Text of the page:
Chapter 2: Cranial and Peripheral Nerve Disorders = Bell's Palsy (Facial Paralysis)

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Author:
dmshaw9
ID:
298145
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Chapter 2: Cranial and Peripheral Nerve Disorders = Bell's Palsy (Facial Paralysis)
Updated:
2015-03-10 23:59:02
Tags:
Bell Palsy
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NPTE,Chapter2
Description:
NPTE: Chapter 2
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  1. Definition
    • LMN lesion involving CN VII (facial nerve)
    • Results in unilateral facial paralysis
  2. Etiology
    • Acute inflammatory process of unknown etiology (viral or immune)
    • Results in compression of nerve within temporal bone
  3. Characteristics
    • Muscles of facial expression on one side are weakened or paralyzed
    • Loss of control of salivation or lacrimation
    • Onset = acute with maximum severity in a few hours or days
    • Commonly preceded by a day or 2 of pain behind the ear
    • Most recover fully in several weeks or months
    • Sensation is normal
  4. Examine/Determine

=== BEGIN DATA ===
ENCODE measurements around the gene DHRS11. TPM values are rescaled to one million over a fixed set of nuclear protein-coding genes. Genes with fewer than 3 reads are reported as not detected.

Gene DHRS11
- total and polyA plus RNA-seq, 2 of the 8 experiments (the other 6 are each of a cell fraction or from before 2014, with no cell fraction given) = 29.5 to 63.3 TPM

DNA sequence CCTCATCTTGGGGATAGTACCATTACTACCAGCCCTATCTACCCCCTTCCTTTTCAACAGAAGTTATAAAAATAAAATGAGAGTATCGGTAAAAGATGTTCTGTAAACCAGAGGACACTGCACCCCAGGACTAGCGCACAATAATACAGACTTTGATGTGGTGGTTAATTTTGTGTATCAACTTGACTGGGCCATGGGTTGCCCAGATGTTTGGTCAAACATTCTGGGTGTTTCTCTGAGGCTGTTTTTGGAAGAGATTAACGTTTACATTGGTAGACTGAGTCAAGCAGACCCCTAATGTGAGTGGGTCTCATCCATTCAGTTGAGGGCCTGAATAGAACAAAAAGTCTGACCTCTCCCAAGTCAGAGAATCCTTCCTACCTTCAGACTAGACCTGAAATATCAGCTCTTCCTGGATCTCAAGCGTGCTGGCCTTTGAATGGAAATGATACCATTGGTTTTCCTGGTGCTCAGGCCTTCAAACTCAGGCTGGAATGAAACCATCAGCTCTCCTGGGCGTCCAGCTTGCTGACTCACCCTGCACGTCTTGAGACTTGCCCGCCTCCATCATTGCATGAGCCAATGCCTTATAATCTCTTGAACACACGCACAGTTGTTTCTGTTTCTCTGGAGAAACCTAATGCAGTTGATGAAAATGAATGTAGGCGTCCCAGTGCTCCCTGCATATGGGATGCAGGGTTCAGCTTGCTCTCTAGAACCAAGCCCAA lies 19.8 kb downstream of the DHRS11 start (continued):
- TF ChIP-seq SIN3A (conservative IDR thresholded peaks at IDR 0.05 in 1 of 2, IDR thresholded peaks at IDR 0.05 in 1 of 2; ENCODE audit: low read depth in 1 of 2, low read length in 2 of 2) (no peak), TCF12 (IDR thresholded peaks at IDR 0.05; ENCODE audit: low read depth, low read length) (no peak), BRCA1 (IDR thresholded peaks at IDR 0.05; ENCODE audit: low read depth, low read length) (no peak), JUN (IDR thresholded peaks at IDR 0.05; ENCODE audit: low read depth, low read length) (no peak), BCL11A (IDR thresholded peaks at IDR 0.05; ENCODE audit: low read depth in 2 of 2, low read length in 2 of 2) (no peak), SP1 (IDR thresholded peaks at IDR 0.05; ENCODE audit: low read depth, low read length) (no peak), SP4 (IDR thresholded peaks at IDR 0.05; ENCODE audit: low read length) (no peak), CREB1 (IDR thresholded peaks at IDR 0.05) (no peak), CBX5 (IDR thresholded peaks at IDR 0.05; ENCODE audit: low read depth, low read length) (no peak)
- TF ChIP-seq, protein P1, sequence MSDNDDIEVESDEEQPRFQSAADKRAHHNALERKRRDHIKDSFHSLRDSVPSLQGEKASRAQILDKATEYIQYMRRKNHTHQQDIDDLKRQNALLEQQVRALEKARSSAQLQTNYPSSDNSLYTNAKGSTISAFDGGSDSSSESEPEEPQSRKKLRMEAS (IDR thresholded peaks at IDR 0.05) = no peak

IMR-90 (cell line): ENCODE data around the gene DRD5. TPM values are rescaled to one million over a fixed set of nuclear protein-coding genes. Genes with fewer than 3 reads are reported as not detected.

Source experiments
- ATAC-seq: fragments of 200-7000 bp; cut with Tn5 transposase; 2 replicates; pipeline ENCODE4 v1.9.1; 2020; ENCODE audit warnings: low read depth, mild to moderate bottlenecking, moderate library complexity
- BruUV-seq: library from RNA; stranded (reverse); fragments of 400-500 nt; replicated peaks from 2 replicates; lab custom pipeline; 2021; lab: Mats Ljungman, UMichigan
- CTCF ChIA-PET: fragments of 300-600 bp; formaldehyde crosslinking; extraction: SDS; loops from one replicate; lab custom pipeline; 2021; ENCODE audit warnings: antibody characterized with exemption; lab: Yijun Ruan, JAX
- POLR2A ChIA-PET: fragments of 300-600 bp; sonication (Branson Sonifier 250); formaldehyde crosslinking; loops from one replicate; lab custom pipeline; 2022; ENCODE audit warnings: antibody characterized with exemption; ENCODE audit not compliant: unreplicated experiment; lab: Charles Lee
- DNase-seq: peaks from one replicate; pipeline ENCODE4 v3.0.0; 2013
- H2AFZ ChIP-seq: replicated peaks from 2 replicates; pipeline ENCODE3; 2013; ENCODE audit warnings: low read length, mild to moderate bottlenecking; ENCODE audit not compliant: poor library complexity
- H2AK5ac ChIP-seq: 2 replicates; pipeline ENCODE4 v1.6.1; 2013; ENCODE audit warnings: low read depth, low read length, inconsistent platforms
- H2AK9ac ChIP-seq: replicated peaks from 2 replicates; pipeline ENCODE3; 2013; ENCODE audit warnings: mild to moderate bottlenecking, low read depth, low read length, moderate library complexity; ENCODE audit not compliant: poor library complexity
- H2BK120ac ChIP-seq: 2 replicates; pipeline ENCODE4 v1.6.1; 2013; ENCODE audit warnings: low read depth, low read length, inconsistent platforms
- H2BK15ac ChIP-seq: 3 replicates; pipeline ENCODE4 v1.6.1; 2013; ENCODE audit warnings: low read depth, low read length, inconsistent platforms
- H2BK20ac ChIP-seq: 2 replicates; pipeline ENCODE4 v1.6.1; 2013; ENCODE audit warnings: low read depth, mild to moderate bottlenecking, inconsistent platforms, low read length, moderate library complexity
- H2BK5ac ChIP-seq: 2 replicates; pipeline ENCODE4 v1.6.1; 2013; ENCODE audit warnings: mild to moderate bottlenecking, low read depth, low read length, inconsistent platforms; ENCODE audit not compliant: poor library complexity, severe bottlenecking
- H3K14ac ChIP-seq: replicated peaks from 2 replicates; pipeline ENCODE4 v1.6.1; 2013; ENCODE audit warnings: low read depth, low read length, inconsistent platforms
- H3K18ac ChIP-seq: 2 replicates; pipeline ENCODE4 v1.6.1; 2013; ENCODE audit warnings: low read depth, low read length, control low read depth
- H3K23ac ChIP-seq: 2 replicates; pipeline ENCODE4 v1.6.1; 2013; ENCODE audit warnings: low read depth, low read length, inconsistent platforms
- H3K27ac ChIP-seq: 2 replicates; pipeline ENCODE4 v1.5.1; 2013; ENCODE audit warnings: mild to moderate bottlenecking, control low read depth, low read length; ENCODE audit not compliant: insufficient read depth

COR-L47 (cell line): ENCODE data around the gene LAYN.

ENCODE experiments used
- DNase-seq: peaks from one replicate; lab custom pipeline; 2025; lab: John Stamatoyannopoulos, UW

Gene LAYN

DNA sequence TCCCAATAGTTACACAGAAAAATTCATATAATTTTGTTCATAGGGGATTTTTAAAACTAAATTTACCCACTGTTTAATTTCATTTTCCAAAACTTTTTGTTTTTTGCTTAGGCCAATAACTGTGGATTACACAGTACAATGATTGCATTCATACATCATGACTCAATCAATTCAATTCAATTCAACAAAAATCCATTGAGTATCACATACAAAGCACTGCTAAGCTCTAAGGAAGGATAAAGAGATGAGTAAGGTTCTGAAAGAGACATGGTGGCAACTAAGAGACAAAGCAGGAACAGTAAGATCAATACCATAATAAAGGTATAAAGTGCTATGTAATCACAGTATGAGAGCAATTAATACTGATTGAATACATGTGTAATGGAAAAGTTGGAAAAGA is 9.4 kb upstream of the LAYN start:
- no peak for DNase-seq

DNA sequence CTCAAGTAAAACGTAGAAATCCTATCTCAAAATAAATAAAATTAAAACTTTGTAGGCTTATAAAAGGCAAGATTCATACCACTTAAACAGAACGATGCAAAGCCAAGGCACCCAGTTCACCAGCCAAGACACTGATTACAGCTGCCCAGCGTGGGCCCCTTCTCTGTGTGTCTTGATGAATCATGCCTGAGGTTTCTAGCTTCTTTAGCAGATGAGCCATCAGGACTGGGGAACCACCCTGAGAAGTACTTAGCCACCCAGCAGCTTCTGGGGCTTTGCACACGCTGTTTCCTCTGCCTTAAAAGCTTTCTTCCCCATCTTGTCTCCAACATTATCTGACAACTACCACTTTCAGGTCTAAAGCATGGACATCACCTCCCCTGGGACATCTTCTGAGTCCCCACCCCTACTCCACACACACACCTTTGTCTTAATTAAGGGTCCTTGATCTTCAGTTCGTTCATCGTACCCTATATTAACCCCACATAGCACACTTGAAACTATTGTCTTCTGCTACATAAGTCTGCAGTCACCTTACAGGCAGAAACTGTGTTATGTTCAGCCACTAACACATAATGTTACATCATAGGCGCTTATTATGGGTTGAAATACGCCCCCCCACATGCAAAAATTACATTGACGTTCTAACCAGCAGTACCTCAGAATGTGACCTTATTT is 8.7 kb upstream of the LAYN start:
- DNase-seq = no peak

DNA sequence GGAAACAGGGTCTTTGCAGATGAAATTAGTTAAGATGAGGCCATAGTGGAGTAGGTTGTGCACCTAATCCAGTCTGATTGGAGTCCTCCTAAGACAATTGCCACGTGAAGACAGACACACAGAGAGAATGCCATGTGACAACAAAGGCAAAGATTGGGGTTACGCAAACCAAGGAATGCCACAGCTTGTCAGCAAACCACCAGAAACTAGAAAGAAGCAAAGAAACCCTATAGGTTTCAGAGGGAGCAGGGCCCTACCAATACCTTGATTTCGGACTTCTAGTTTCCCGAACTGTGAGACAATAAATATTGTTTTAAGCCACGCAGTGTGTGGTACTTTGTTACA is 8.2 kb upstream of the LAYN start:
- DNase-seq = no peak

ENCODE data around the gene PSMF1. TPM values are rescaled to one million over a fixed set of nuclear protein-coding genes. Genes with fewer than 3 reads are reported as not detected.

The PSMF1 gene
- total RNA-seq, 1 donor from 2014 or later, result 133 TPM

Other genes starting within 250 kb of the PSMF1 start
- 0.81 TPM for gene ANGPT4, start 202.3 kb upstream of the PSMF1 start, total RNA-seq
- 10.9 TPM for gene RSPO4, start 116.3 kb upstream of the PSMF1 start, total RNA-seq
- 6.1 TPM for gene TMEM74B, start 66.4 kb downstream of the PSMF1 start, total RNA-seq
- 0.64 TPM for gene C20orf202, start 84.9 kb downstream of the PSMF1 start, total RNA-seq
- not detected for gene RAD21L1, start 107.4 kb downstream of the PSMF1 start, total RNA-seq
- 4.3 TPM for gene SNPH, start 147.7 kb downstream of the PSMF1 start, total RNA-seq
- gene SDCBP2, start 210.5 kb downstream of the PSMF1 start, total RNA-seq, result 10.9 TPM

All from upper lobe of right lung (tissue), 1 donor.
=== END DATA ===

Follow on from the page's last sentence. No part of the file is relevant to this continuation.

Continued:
• Drooping of corner of mouth
    • Eyelids that don't close
    • Function of muscles of facial expression (wrinkle forehead, raise eyebrows, down, smile, close eyes tightly, puff cheeks)
    • Taste of ant 2/3 of tongue
  5. Medications
    • Corticosteroids (prednisone)
    • Anlagesics
  6. PT Goals, Outcomes, and Interventions
    • Protect cornea (artificial tears or temporary patching) until recovery allows for eyelid closure
    • E-stim to maintain tone, support function of facial muscles
    • Provide active facial muscle exercises
    • May require face sling to prevent over stretching of muscles
    • Functional retraining = foods that can be easily eaten, chewing with opposite side

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